An open North Korea
*The author is a professor of economics at Seoul National University.
Though a hermit kingdom, North Korea aspires to become internationalized. A professor from the elite Kim Il Sung University in a forum in Yanbian in China a few years back said the university aims to join the ranks of the top 100 universities. Although the likelihood of that is very low, even having such a goal suggests how eager the country is to break out of its shell. The country’s late ruler Kim Jong-il advised his people to have their eyes on the world while keeping their feet on their soil. North Koreans, too, must have thought it was abnormal to be isolated from the rest of the world.
Internationalization is the only way for North Korea to become a normal state. Its rigid bones can start to flex with an inflow of new thoughts, capital and contact with the outside world. Such transformations have been seen in China and Eastern Europe. Shenzhen, a city in Guangdong Province that was the first free economic zone in China, has transformed from a rural area into a major metropolis of over 10 million people. Xiamen, a sub-provincial Chinese coastal city along the Taiwan Strait, has expanded by an average of 16 percent annually since it was designated a special economic zone in 1980. The East European bloc has also dramatically changed since it opened up in the 1990s. After some years of recession and unrest, the countries have all become settled with market economies and democracies. Most of them have joined the European Union.
Internationalization can ensure North Korea stays on a nuclear-free path. The regime hardly would think of pursuing a clandestine weapons program when such a move could risk ties with other states with intricate business and other relationships. If stock and bond markets open up in North Korea, nuclear development could not only wreck havoc on the economy but also could be political suicidal. Denuclearization became the main item on the agenda for the inter-Korean summit and the upcoming summit between Pyongyang and Washington because North Korea now relies on commerce.
The economy’s reliance on trade neared the global average before exports plunged 40 percent last year as the result of heightened sanctions. North Korea turned to dialogue amid forecasts that exports would plummet more than 90 percent this year. The economy has become the Pyongyang regime’s Achilles’ heel as well as a window of opportunity.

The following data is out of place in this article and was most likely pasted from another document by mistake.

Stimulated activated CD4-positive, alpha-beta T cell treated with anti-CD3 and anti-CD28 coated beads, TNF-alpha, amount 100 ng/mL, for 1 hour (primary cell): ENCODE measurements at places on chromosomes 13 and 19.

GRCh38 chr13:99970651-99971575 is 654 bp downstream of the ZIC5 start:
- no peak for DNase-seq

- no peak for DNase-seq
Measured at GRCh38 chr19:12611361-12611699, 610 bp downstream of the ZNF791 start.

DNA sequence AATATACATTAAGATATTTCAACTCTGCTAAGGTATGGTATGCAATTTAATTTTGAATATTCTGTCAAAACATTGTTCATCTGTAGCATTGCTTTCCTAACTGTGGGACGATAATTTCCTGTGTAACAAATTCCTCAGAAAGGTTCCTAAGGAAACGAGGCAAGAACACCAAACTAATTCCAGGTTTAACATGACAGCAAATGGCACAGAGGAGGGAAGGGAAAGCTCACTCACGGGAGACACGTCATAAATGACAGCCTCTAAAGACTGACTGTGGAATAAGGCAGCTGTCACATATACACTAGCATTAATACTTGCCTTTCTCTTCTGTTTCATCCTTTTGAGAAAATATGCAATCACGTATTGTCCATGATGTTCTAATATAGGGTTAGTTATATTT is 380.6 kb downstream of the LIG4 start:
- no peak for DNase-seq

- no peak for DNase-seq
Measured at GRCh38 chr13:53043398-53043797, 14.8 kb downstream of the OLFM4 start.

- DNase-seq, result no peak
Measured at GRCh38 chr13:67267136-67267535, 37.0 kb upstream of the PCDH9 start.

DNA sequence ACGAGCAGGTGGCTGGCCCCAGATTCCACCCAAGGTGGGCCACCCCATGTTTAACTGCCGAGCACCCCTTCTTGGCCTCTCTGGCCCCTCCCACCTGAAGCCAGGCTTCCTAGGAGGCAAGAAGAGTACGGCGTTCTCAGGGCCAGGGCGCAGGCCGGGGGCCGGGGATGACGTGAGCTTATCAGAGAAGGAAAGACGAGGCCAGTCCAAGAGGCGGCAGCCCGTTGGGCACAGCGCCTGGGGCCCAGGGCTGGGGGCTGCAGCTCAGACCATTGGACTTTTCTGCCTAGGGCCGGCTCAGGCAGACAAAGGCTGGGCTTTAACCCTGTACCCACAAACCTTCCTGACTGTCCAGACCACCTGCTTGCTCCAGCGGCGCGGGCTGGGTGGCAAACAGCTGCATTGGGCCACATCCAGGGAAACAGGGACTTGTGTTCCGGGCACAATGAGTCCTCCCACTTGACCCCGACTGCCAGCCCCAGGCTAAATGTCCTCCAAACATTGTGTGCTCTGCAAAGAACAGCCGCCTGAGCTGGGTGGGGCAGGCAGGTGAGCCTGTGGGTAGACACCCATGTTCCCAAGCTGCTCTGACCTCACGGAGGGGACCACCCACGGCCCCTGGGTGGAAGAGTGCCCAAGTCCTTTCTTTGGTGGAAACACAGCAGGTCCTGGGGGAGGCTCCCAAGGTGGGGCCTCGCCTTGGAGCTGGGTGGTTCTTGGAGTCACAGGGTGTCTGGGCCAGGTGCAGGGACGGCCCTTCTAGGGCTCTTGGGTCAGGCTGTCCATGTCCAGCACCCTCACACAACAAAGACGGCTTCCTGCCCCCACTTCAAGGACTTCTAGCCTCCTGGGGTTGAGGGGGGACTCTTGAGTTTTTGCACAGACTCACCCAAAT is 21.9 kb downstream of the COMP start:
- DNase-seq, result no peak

Reinforced market activities also can strengthen civilian capabilities. A defector used to commerce in North Korea settles down in the South better than those unfamiliar with such activities. A person with five years of experience in market activities can settle down in the South faster than a North Korean without such experience who has been living in the capitalist South for five years. The market turns a person into more of a “homo economicus,” or independent, proactive and liberal being, than the Juche ideology of North Korea (North Korea’s ideology on political, economic and military self-reliance). A normal state is one in which homo economicus pursues his own self interest.
Inter-Korean ventures must be reevaluated in the context of advancing and internationalizing the North Korean markets. If electricity is supplied without the participation of private enterprises, power would only go to state-owned entities and strengthen state control. This is not only inefficient but can also dampen market activities. The long-term prospects of the North Korean economy hinge on private enterprises.
Economic cooperation should go hand in hand with denuclearization. If aid goes ahead, it can slow the denuclearization procedure. Economic cooperation in the initial stage should be restricted so as not to disrupt the sanctions framework. Otherwise, we would not just be looking for heated water around the well, but end up looking for water after ruining the well.
Translation by the Korea JoongAng Daily staff
JoongAng Ilbo, May 9, Page 31
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